Potter, L.M. and Grealy, M.A. (2005) Aging and inhibitory errors on a motor shift of set task. Experimental Brain Research, 171 (1). pp. 56-66. ISSN 0014-4819Full text not available in this repository. (Request a copy from the Strathclyde author)
Inhibitory functions are key mechanisms underlying age-related cognitive decline (Park and Gutchess in Cognitive aging: a primer, Psychology Press, Hove 2000), yet how these influence the control of action has not been fully investigated. Using 134 older (age 60-88) and 133 younger adults (age 20-59), we investigated in a motor analogy of the WCST the inhibition of a primed movement plan in favour of a novel one. Although 10% of older adults performed similarly to young adults, the majority failed to inhibit by the sixties, 10-20 years earlier than documented for the WCST (Lezak in Neurological Assessment, Oxford University Press, New York 1995; Haaland et al. in J Gerontol 33:345-346 1987). Around 40% failed to learn on the second attempt, and of these, the majority in their sixties to eighties failed to learn eventually. Implications are discussed for neuropsychological theory and everyday interventions.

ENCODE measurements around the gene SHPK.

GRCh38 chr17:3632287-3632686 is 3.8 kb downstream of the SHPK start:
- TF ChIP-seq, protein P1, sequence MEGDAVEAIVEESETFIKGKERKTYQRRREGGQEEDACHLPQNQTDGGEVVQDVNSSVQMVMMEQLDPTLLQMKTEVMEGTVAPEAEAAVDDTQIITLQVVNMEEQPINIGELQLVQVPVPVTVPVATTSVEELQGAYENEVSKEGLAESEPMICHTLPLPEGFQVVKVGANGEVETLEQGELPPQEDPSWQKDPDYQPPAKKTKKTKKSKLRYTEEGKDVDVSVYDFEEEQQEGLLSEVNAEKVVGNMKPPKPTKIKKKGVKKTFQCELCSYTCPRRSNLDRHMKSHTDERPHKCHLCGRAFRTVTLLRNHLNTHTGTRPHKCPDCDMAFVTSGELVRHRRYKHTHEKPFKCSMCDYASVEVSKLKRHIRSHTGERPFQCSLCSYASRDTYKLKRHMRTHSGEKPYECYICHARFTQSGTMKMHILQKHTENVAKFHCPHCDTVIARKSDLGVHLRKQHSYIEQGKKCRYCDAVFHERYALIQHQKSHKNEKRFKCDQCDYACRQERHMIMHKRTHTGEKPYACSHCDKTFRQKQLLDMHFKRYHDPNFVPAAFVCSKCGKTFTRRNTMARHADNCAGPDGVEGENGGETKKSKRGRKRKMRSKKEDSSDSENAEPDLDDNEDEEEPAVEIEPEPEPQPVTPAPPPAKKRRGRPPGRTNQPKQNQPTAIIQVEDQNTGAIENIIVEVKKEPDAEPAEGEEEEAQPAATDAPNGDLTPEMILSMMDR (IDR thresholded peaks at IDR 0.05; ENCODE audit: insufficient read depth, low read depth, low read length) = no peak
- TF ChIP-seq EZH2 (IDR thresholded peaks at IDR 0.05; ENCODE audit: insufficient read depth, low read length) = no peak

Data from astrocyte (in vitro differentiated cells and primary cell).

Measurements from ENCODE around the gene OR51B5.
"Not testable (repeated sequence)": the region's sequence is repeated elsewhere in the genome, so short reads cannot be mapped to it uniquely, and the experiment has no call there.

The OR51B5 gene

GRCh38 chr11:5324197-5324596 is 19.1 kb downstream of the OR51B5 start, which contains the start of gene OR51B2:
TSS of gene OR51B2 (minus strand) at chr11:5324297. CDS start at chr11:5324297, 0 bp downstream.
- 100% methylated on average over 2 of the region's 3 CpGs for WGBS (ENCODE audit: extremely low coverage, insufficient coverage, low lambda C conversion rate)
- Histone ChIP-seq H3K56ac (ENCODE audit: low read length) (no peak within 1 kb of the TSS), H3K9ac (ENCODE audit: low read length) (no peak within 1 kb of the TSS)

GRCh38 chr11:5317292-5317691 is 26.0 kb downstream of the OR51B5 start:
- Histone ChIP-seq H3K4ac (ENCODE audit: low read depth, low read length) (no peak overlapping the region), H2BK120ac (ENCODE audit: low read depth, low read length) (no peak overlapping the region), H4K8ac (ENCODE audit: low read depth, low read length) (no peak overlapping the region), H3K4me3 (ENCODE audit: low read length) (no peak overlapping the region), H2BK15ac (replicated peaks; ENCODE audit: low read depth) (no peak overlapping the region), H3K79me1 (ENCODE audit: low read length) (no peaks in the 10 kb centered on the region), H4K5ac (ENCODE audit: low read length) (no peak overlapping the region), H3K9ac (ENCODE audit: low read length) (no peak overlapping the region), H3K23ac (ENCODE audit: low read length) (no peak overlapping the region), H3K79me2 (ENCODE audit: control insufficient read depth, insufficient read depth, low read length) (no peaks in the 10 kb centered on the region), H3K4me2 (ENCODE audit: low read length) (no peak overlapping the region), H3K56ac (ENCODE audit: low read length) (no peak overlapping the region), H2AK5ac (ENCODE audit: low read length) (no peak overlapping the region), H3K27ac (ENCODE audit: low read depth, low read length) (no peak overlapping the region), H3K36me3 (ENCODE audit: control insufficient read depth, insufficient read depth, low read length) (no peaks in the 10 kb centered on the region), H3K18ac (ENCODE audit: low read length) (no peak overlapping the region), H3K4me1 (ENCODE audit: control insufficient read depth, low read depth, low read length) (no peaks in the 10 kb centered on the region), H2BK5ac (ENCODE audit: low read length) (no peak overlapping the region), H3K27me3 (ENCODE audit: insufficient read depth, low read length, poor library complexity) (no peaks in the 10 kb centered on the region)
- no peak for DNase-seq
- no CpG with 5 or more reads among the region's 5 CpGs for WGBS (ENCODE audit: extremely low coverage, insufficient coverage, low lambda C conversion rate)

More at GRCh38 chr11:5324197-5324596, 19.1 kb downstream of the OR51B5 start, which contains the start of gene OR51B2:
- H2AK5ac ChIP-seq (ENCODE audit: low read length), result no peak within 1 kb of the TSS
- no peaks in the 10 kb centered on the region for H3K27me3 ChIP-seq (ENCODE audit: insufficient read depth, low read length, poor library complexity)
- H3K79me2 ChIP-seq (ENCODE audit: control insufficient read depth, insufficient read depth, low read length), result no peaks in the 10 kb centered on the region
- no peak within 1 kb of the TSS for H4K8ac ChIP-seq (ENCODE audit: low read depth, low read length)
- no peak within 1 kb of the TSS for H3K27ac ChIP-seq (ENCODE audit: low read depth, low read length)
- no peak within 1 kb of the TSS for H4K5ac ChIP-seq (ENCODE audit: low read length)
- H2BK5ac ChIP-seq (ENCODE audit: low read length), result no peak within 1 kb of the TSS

|Keywords:||shift of set, inhibition, grasp, healthy older adults, aging, Psychology, Neuroscience(all)|
|Subjects:||Philosophy. Psychology. Religion > Psychology|
|Department:||Faculty of Humanities and Social Sciences (HaSS) > School of Psychological Science and Health > Psychology|
|Depositing user:||Strathprints Administrator|
|Date Deposited:||10 Jan 2008|
|Last modified:||06 Jan 2017 05:54|